Commenced in January 2007
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Edition: International
Paper Count: 2

burial Related Abstracts

2 Cadaver Free Fatty Acid Distribution Associated with Burial in Mangrove and Oil Palm Plantation Soils under Tropical Climate

Authors: Siti Sofo Ismail, Siti Noraina Wahida Mohd Alwi, Mohamad Hafiz Ameran, Masrudin M. Yusoff


Locating clandestine cadaver is crucially important in forensic investigations. However, it requires a lot of man power, costly and time consuming. Therefore, the development of a new method to locate the clandestine graves is urgently needed as the cases involve burial of cadaver in different types of soils under tropical climates are still not well explored. This study focused on the burial in mangrove and oil palm plantation soils, comparing the fatty acid distributions in different soil acidities. A stimulated burial experiment was conducted using domestic pig (Sus scrofa) to substitute human tissues. Approximately 20g of pig fatty flesh was allowed to decompose in mangrove and oil palm plantation soils, mimicking burial in a shallow grave. The associated soils were collected at different designated sampling points, corresponding different decomposition stages. Modified Bligh-Dyer Extraction method was applied to extract the soil free fatty acids. Then, the obtained free fatty acids were analyzed with gas chromatography-flame ionization (GC-FID). A similar fatty acid distribution was observed for both mangrove and oil palm plantations soils. Palmitic acid (C₁₆) was the most abundance of free fatty acid, followed by stearic acid (C₁₈). However, the concentration of palmitic acid (C₁₆) higher in oil palm plantation compare to mangrove soils. Conclusion, the decomposition rate of cadaver can be affected by different type of soils.

Keywords: Soils, free fatty acid, clandestine grave, burial

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1 Burial Findings in Prehistory Qatar: Archaeological Perspective

Authors: Sherine El-Menshawy


Death, funerary beliefs and customs form an essential feature of belief systems and practices in many cultures. It is evident that during the pre-historical periods, various techniques of corpses burial and funerary rituals were conducted. Occasionally, corpses were merely buried in the sand, or in a grave where the body is placed in a contracted position- with knees drawn up under the chin and hands normally lying before the face- with mounds of sand, marking the grave or the bodies were burnt. However, common practice, that was demonstrable in the archaeological record, was burial. The earliest graves were very simple consisting of a shallow circular or oval pits in the ground. The current study focuses on the material culture at Qatar during the pre-historical period, specifically their funerary architecture and burial practices. Since information about burial customs and funerary practices in Qatar prehistory is both scarce and fragmentary, the importance of such study is to answer research questions related to funerary believes and burial habits during the early stages of civilization transformations at prehistory Qatar compared with Mesopotamia, since chronologically, the earliest pottery discovered in Qatar belongs to prehistoric Ubaid culture of Mesopotamia, that was collected from the excavations. This will lead to deep understanding of life and social status in pre-historical period at Qatar. The research also explores the relationship between pre-history Qatar funerary traditions and those of neighboring cultures in the Mesopotamia and Ancient Egypt, with the aim of ascertaining the distinctive aspects of pre-history Qatar culture, the reception of classical culture and the role it played in the creation of local cultural identities in the Near East. Methodologies of this study based on published books and articles in addition to unpublished reports of the Danish excavation team that excavated in and around Doha, Qatar archaeological sites from the 50th. The study is also constructed on compared material related to burial customs found in Mesopotamia. Therefore this current research: (i) Advances knowledge of the burial customs of the ancient people who inhabited Qatar, a study which is unknown recently to scholars, the study though will apply deep understanding of the history of ancient Qatar and its culture and values with an aim to share this invaluable human heritage. (ii) The study is of special significance for the field of studies, since evidence derived from the current study has great value for the study of living conditions, social structure, religious beliefs and ritual practices. (iii) Excavations brought to light burials of different categories. The graves date to the bronze and Iron ages. Their structure varies between mounds above the ground or burials below the ground level. Evidence comes from sites such as Al-Da’asa, Ras Abruk, and Al-Khor. Painted Ubaid sherds of Mesopotamian culture have been discovered in Qatar from sites such as Al-Da’asa, Ras Abruk, and Bir Zekrit. In conclusion, there is no comprehensive study which has been done and lack of general synthesis of information about funerary practices is problematic. Therefore, the study will fill in the gaps in the area.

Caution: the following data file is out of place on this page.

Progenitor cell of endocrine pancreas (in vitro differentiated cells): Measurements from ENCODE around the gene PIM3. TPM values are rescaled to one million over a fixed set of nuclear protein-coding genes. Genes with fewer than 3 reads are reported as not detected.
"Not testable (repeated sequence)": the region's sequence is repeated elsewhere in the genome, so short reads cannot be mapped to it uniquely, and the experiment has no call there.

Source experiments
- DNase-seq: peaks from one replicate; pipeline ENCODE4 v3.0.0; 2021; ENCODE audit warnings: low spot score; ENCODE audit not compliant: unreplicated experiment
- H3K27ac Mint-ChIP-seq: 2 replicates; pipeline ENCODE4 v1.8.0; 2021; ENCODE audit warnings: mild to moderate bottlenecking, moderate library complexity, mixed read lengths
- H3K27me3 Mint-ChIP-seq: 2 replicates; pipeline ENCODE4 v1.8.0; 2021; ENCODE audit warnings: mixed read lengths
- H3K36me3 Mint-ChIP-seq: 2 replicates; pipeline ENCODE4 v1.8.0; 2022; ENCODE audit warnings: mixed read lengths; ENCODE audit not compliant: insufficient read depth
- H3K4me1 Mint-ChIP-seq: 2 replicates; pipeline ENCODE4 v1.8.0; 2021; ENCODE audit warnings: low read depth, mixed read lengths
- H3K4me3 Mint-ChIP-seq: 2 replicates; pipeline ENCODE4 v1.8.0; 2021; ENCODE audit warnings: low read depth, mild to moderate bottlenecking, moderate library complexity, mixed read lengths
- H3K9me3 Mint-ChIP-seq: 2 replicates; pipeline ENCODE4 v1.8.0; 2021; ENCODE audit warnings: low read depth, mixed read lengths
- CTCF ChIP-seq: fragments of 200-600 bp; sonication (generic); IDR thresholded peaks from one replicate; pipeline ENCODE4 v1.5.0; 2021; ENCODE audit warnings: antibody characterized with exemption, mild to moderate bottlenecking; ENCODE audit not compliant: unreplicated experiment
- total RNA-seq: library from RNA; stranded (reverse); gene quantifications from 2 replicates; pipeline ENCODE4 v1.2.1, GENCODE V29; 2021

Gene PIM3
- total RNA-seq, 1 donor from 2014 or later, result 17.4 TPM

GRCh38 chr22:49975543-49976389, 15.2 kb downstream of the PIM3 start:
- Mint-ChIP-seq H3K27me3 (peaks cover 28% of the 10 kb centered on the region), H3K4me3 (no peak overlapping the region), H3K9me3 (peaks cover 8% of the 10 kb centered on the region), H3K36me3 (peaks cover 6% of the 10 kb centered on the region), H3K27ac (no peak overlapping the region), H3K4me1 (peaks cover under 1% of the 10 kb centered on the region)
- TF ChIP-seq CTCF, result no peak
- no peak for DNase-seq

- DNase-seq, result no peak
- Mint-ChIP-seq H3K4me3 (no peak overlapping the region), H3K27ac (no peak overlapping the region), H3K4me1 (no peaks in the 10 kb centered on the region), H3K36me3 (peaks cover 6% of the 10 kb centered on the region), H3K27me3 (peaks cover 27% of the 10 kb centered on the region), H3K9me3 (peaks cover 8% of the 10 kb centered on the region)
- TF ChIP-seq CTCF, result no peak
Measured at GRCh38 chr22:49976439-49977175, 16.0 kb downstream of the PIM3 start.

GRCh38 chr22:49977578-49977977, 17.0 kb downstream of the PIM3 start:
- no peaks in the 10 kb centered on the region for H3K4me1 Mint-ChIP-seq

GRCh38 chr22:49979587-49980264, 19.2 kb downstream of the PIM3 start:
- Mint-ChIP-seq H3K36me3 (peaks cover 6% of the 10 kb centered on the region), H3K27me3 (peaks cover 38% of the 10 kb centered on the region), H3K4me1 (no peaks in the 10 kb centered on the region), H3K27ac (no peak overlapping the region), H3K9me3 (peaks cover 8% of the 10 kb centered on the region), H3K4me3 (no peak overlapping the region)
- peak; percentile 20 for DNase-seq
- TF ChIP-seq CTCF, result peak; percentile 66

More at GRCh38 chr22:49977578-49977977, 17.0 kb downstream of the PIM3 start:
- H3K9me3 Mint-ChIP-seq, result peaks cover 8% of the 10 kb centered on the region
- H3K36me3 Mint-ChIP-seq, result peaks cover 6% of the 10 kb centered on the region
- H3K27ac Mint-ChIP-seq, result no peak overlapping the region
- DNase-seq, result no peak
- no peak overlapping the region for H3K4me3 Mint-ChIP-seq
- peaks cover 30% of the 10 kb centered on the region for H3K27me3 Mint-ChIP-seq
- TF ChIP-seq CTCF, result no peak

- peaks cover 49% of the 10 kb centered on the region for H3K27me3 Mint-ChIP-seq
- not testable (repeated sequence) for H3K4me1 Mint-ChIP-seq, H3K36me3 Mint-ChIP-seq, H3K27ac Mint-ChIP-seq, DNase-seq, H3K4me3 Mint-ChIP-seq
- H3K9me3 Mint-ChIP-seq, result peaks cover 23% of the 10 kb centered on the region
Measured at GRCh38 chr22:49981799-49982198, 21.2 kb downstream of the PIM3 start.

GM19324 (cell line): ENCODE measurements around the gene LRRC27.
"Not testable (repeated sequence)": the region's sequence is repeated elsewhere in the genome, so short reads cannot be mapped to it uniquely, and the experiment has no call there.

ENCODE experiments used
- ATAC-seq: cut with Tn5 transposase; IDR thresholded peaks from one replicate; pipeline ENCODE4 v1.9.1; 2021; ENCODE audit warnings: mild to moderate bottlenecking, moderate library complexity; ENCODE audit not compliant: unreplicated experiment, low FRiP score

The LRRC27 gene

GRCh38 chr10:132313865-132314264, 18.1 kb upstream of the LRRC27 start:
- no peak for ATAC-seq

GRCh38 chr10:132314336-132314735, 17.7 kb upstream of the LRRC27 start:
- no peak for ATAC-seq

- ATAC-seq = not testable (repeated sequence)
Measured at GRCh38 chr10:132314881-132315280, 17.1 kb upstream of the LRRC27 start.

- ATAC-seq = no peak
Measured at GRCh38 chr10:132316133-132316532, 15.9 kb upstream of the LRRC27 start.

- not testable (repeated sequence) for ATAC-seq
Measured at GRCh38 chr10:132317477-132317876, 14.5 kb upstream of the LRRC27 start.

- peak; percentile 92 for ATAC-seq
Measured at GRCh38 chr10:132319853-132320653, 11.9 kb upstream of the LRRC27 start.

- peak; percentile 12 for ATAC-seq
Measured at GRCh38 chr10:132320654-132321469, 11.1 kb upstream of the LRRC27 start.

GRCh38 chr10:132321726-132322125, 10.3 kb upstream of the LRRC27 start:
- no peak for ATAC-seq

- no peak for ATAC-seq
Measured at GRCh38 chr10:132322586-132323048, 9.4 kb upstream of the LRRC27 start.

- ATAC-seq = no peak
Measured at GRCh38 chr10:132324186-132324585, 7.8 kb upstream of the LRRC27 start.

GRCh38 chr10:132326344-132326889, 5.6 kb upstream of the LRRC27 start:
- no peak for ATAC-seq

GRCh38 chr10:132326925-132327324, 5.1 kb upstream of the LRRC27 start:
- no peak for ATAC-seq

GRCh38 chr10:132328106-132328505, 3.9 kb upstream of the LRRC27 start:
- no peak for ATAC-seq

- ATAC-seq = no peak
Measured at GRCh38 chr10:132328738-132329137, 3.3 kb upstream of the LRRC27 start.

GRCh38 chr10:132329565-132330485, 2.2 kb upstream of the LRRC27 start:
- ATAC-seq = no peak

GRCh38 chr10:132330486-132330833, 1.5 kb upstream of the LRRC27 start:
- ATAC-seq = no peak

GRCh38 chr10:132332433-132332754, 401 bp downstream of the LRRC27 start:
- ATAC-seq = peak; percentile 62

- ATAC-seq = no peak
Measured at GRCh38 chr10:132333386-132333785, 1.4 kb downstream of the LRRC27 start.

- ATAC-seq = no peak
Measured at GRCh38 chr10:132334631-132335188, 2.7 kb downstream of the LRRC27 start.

Keywords: Prehistory, Qatar, burial, archaeological, findings

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